It’s been established that cells in the islet of the pancreas called beta cells produce a critical hormone that controls blood sugar - insulin. However, those cells can get tapped out for a variety of reasons, sometimes because they’re overworked or in other cases because the immune system destroys them. Ultimately the loss of those cells results in a lack of insulin and chronically high blood sugar - diabetes. Researchers have long speculated that getting those cells to regrow would be a way to cure diabetes; but first, they have to figure out how if it's possible.
Writing in Trends in Endocrinology & Metabolism, scientists from the Diabetes Research Institute at the University of Miami (DRI) have now said that progenitor stem cells do exist in the pancreas. These cells, said the scientists, can regenerate in humans. This article is meant to settle a debate about how to coax those cells to grow.
"We have demonstrated that there are progenitors in the adult pancreas, not only in mice but in humans, which is a very important clarification, and that those cells can potentially be stimulated through pharmacological means to induce regeneration in patients with type 1 diabetes. That is the 'Holy Grail' of what we are trying to achieve here at the DRI," explained Juan Dominguez-Bendala, Ph.D., director of pancreatic stem cell development for translational research. He was the co-author of the report with Ricardo Pastori, Ph.D., director of molecular biology.
Decades ago, researchers suggested that progenitor cells lived in the duct of the adult pancreas. That catalyzed investigations into how to stimulate ductal cells to specialize into other types of cells in the pancreas, including those that make insulin.
A technique called lineage tracing was used later to trace the development of pancreatic cells. It showed that insulin-producing beta cells are replenished when existing cells divide; they were not coming from the growth of fresh ones.
The DRI researchers think that there were flaws in the model used to reach those conclusions. One major caveat was introduced when mice were used; there are huge differences between mouse and human islets.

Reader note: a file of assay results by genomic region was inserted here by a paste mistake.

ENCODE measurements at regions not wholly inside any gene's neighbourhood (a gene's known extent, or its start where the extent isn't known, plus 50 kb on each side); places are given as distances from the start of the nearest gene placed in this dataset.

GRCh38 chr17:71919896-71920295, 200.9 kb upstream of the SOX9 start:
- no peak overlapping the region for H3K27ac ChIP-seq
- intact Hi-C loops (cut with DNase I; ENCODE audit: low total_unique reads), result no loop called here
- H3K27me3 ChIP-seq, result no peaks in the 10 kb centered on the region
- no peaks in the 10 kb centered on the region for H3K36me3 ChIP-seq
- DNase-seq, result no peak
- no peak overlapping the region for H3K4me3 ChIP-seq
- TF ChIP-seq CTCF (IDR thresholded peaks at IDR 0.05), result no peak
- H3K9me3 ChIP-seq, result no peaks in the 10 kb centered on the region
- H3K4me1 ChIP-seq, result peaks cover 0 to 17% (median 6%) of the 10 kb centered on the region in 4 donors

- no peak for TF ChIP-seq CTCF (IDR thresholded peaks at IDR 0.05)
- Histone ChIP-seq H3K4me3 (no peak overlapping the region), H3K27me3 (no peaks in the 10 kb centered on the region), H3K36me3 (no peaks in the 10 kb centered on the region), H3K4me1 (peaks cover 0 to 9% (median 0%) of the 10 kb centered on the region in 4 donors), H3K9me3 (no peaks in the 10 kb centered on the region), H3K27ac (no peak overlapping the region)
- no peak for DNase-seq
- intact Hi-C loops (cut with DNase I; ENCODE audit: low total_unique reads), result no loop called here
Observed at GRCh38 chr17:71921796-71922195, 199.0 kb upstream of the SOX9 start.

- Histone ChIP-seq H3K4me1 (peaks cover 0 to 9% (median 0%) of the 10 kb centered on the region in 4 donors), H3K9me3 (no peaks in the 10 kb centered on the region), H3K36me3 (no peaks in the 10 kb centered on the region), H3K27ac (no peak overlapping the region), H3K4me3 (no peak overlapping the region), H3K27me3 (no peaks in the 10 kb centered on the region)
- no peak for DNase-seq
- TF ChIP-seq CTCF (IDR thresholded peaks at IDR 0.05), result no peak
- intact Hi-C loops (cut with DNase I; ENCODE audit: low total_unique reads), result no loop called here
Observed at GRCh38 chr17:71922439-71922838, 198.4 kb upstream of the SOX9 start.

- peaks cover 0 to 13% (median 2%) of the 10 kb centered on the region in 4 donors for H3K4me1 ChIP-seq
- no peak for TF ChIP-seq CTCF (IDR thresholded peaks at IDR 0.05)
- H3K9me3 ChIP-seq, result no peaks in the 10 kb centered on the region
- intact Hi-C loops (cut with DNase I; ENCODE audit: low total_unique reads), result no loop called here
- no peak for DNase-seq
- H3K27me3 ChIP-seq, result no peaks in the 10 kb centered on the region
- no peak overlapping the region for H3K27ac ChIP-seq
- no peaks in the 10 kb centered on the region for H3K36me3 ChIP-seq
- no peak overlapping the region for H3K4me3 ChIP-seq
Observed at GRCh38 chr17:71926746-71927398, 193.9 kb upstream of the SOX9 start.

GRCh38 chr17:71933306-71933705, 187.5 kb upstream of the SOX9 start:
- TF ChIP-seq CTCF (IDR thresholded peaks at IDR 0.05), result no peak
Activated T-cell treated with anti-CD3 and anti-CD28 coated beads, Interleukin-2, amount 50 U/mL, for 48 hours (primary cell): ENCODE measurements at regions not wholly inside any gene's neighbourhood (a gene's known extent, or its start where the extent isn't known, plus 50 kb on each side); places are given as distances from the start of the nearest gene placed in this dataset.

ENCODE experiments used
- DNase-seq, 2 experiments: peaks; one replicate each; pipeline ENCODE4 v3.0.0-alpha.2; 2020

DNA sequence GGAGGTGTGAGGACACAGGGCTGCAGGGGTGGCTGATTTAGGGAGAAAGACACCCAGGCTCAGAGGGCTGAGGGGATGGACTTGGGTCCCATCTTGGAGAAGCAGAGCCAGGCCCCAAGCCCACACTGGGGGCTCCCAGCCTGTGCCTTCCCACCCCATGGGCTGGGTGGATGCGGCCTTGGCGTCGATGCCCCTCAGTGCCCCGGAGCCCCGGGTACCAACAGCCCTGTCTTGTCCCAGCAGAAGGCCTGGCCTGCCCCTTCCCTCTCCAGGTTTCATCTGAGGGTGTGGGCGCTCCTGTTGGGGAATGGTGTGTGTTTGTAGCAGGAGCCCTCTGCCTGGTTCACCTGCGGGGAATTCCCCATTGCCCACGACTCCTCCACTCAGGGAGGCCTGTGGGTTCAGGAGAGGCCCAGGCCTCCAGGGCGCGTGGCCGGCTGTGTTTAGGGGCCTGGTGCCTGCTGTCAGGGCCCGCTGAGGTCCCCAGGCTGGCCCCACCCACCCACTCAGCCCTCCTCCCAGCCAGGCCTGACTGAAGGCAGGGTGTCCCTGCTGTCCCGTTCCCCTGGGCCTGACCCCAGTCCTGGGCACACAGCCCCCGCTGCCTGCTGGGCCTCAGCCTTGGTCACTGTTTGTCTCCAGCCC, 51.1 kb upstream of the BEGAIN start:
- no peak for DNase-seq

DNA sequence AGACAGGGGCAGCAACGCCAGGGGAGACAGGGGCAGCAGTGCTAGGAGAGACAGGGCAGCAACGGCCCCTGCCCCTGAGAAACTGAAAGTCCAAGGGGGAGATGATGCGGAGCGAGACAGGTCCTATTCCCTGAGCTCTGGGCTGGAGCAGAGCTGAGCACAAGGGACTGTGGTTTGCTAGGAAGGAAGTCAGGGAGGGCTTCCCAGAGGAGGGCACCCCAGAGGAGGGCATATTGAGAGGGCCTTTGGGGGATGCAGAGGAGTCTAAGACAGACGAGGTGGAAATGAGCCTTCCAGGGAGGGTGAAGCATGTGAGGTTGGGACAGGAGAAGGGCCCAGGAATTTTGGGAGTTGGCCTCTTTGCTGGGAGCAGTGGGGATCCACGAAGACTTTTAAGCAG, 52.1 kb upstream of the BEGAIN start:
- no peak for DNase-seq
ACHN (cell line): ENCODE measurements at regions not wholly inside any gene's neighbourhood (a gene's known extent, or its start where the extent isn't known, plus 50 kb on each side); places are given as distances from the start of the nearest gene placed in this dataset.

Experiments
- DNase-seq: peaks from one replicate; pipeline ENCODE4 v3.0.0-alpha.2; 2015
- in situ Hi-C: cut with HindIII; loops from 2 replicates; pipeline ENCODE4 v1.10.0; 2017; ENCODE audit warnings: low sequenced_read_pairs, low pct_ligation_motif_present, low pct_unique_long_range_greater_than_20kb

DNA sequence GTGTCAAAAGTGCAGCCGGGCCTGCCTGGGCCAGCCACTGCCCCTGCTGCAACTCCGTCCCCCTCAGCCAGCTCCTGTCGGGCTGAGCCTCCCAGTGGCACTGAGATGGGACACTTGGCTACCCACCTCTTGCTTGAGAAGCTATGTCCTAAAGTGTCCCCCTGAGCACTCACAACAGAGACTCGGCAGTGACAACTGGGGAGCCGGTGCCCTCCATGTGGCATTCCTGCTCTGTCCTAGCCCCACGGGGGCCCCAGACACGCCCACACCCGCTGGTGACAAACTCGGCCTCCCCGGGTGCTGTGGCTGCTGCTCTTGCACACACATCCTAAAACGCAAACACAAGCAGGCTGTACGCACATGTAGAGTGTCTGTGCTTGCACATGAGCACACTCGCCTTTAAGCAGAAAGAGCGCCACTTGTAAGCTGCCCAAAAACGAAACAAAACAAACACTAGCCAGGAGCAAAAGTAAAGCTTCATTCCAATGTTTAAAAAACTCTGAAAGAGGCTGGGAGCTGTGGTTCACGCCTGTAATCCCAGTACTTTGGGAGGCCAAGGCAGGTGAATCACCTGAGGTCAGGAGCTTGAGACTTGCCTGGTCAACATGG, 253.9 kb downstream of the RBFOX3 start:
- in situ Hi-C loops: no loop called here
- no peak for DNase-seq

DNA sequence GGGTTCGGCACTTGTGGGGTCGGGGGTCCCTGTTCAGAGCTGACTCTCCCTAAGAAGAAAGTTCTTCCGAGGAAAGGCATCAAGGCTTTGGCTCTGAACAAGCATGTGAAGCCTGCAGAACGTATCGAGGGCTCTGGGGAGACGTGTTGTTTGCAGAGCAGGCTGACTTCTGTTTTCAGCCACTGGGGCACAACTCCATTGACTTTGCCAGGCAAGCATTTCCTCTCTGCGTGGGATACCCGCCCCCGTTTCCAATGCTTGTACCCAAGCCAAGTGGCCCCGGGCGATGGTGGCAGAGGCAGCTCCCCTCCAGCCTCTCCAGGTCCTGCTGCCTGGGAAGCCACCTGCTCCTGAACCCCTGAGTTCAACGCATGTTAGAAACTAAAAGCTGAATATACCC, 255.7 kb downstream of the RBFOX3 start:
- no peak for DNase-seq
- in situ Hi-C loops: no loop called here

"The hypothesis that the pancreas harbors progenitor cells has been discredited for a number of years, but we believe that many of the techniques used to reach that conclusion were flawed. We have found profound differences in the behavior of human cells versus mouse cells in the pancreas, and we think it's important to highlight and emphasize the regeneration processes in human cells," explained Dr. Dominguez-Bendala. "Clearly, our work and the work of others is actually contributing to the notion that we have stem cells in the adult pancreas, and that we can potentially exploit those cells to our benefit for the treatment of type 1 diabetes."
Type 1 diabetes happens after the body’s immune system mistakenly attacks pancreatic beta cells and kills them. Patients have to monitor and inject insulin every day — the only ones that don’t have received successful islet transplants. We don’t have enough of those healthy islets to cure every type 1 diabetic, however. A potential solution is getting patients to regrow their own cells.
"If we could give the patient something that will promote the proliferation and subsequent differentiation of those cells that are already in the pancreas into beta cells while controlling autoimmunity, we could harness the natural ability of the body to heal itself. We think that would open a whole new therapeutic horizon," said Dr. Dominguez-Bendala.